Vanderbilt Lawyer - Volume 35, Number 2

"It's Not about Your Food"

Angela Chapman teaches business lunch basics

Angela Chapman

As Scott Tift sits down to a dinner of Beef Wellington at the University Club, Angela Chapman's class in job-interview etiquette begins.

"Wait until your host reaches for his or her napkin to put yours in your lap," she says. Following the lead of Career Services assistant and table host Mary Griffin, the eight 1Ls at Tift's table gingerly place their napkins in their laps.

Along with more than 100 of his classmates, Tift has paid $30 for dinner with Chapman, whose annual event acquaints 1Ls with the do's and don'ts of interview lunches. Having served on the staff of Democratic presidential candidate Howard Dean, whose public primal scream effectively ended his bid for the presidency, Tift understands the potentially devastating consequences of a badly timed behavioral gaffe. Although his table manners are impeccable, he acknowledges, "by no means am I sure that I know all the proper etiquette."

Chapman, a career counselor at the law school, organized the dinner after realizing that "many students didn't understand that dinner with a prospective employer is part of the job interview," she says. "Once you pass the paper test, the decision to hire you is based at least in part on your social skills. A prospective employer isn't entertaining you; they want to see how you handle yourself in every situation."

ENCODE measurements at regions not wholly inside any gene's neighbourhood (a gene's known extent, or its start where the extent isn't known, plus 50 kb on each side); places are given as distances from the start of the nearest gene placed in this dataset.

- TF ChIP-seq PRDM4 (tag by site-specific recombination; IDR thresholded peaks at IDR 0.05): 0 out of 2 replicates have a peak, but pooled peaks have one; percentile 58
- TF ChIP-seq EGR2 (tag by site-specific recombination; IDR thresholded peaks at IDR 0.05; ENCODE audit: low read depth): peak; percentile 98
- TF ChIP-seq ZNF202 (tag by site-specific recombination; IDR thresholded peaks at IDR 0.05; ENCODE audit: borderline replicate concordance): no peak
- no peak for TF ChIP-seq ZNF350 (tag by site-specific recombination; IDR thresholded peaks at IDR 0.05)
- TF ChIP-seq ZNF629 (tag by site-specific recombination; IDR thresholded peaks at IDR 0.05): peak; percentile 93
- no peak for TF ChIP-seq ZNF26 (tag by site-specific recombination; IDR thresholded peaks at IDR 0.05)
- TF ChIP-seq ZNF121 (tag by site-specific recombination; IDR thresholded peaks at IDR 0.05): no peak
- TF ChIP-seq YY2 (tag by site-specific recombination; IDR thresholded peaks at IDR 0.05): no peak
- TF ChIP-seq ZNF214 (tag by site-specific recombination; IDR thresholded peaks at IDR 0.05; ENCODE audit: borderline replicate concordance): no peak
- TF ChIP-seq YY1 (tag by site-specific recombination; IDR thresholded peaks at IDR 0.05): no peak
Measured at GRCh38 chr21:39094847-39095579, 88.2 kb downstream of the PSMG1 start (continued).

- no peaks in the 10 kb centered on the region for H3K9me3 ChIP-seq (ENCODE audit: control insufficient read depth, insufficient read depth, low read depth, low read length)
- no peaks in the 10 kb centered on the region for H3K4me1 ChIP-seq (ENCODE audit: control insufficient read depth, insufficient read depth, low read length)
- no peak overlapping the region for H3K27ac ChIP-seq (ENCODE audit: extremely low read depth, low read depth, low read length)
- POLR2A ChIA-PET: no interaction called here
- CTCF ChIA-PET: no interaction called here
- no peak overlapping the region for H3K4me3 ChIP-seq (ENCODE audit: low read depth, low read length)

As students carefully pick up their salad forks, Chapman covers etiquette basics. Never order the most expensive item on the menu. Don't "sit down, grab your napkin, and start eating like you've been starved for a week." Wait until your host starts eating before you start. Pass to the right. Always pass salt and pepper together. Don't salt or pepper your food until you have tasted it. Don't fuss with your food, and never complain about it. Never send anything back. Pretend to eat if you have to.

"This is not about your food," she emphasizes repeatedly. "It's a job interview. If you're still hungry, go through the Wendy's drive-through later."

While most students learn basic table etiquette growing up, Chapman says, "You'd be surprised how many people don't know which fork to pick up at a nice restaurant." In addition, many students aren't aware that prospective employers use interview meals to determine how they will interact with the firm's clients.

Potentially fatal errors include ordering too much alcohol or "messy" items, such as spaghetti or ribs, or trying to eat the cherry tomato in your salad. "Take one tiny bite," Chapman says, "and they become little cherry bombs, splattering juice and seeds all over the table."

Tift and his classmates studiously ignore the cherry tomatoes in their salads.

By the time dinner ends, they've learned another important lesson. While good table etiquette isn't a guarantee of a successful interview, it's an essential component.